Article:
It's pretty much a given that the serious research that was done on this issue has this result:
In 1993, the New England Journal of Medicine (NEJM) published an article by Arthur Kellerman and colleagues, “Gun ownership as a risk factor for homicide in the home,” which presented the results of research funded by the Centers for Disease Control and Prevention (CDC). The study found that keeping a gun in the home was strongly and independently associated with an increased risk of homicide. The article concluded that rather than confer protection, guns kept in the home are associated with an increase in the risk of homicide by a family member or intimate acquaintance. Kellerman was affiliated at the time with the department of internal medicine at the University of Tennessee. He went on to positions at Emory University, and he currently holds the Paul O’Neill Alcoa Chair in Policy Analysis at the RAND Corporation.OK, that was probably too complicated for most of the gun nuts reading this, but the summary is that a peer-reviewed study was published that contradicted the belief that guns are good for self-defence. Immediately after, the gun lobby made sure no further studies like this would be published.
The 1993 NEJM article received considerable media attention, and the National Rifle Association (NRA) responded by campaigning for the elimination of the center that had funded the study, the CDC’s National Center for Injury Prevention. The center itself survived, but Congress included language in the 1996 Omnibus Consolidated Appropriations Bill for Fiscal Year 1997 that “none of the funds made available for injury prevention and control at the Centers for Disease Control and Prevention may be used to advocate or promote gun control.” Referred to as the Dickey amendment after its author, former U.S. House Representative Jay Dickey (R-AR), this language did not explicitly ban research on gun violence. However, Congress also took $2.6 million from the CDC’s budget — the amount the CDC had invested in firearm injury research the previous year — and earmarked the funds for prevention of traumatic brain injury. Dr. Kellerman stated in a December 2012 article in the Journal of the American Medical Association, “Precisely what was or was not permitted under the clause was unclear. But no federal employee was willing to risk his or her career or the agency's funding to find out. Extramural support for firearm injury prevention research quickly dried up.”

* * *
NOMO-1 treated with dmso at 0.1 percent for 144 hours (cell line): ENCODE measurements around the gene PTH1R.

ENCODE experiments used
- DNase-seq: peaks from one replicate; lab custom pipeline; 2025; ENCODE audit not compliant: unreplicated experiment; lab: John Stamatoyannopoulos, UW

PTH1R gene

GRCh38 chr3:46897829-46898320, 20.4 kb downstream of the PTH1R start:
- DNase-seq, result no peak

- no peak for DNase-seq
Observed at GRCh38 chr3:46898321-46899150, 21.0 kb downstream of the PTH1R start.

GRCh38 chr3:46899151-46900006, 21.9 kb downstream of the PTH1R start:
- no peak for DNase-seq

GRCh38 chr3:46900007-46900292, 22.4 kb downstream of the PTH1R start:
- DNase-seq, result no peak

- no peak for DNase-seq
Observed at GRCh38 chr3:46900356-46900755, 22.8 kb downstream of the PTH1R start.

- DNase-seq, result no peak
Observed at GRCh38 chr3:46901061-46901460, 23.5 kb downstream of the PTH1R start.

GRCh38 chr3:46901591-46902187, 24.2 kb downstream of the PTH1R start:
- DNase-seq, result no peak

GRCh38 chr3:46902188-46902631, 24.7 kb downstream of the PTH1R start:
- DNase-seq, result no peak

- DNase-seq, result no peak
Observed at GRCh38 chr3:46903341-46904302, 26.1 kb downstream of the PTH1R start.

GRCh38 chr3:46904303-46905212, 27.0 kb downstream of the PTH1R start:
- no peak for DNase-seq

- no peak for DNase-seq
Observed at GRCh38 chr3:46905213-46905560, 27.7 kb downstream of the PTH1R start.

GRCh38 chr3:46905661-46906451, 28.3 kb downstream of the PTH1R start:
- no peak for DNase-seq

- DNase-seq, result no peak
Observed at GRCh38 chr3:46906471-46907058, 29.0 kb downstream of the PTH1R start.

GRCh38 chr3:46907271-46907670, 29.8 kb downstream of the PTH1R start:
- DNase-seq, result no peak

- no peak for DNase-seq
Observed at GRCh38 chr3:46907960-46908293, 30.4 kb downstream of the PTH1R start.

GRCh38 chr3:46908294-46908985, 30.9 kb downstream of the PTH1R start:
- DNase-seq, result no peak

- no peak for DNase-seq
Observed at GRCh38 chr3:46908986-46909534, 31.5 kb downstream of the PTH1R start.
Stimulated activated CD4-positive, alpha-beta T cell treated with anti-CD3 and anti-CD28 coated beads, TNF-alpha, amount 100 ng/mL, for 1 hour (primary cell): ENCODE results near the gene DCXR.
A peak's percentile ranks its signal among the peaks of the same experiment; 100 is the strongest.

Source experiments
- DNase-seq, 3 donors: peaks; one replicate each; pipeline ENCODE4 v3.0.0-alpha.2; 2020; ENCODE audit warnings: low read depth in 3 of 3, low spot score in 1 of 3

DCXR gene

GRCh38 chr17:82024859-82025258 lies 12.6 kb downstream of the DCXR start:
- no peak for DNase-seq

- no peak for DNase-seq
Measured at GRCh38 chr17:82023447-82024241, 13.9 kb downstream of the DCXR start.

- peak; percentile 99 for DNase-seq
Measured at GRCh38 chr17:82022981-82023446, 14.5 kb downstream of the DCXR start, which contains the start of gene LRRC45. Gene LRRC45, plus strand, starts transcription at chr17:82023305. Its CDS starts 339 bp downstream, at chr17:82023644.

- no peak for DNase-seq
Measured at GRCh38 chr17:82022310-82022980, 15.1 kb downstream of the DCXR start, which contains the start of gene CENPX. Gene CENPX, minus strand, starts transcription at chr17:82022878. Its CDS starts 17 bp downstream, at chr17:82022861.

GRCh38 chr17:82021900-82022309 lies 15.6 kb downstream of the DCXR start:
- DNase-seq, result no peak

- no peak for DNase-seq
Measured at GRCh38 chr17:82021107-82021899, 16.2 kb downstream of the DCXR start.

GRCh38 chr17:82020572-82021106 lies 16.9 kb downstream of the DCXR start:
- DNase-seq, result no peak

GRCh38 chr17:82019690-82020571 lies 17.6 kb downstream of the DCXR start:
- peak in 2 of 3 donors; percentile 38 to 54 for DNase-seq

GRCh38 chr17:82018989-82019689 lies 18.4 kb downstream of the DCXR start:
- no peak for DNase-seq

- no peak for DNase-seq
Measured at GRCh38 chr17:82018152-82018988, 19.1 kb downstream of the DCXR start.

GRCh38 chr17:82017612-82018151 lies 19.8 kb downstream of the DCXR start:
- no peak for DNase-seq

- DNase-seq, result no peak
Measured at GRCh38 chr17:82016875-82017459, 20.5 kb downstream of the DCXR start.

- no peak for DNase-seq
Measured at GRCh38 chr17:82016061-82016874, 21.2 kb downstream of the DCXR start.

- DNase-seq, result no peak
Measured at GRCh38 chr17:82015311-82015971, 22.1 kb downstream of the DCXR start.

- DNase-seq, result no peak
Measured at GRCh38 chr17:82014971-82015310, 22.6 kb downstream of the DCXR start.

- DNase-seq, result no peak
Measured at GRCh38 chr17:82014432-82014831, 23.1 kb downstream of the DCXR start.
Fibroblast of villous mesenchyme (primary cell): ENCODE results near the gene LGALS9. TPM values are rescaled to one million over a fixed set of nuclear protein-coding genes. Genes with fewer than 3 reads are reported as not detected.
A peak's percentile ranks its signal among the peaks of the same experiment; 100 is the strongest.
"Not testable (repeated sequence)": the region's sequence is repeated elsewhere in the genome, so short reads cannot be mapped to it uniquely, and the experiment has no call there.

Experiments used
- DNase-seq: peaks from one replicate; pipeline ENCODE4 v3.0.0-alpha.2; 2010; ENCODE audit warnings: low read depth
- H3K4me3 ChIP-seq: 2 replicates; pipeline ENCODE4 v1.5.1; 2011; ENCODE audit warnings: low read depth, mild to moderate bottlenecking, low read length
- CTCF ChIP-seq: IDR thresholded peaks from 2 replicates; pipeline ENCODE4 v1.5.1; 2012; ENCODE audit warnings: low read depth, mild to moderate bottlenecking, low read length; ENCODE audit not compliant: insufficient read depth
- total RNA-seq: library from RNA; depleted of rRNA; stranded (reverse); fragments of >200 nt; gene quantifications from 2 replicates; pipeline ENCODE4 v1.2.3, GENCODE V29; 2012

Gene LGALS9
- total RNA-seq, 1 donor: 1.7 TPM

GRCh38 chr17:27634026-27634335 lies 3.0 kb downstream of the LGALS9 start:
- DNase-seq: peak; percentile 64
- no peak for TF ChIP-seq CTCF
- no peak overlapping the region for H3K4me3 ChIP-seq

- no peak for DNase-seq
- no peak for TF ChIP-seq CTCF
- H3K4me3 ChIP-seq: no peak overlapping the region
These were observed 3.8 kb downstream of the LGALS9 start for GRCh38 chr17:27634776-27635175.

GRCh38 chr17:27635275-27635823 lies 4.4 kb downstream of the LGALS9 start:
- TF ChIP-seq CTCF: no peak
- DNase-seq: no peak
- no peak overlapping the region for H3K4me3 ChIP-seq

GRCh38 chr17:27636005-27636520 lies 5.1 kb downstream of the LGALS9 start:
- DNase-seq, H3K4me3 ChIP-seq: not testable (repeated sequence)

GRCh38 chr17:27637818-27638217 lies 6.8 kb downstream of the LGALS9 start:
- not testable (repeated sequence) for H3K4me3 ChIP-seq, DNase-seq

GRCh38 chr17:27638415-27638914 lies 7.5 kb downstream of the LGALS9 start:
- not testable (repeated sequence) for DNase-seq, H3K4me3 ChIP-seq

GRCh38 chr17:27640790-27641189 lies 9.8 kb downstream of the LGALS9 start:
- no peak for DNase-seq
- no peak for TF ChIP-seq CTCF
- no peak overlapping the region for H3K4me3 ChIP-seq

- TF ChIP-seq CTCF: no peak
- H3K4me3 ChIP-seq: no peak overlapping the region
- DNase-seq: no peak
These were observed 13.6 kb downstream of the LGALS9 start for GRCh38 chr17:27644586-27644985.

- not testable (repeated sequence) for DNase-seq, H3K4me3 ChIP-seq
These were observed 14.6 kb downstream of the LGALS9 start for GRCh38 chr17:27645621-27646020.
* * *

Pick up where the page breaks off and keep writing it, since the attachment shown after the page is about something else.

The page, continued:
Prob is that Scientific American is publishing articles with headlines like:
Anyway, even the Truth About Guns has shown that the guns protect us thing is a lie, but they won't admit it.
Then we get to the revisionist bullshit of the Second Amendment. Hey, you don't need to go beyond the Constitution's text to see that that Amendment relates to the militia and the common defence.
So, sorry, but the facts are in and they are "anti-gun". You don't have a right to have a deadly weapon unless you are using it for the common defence. Live with it.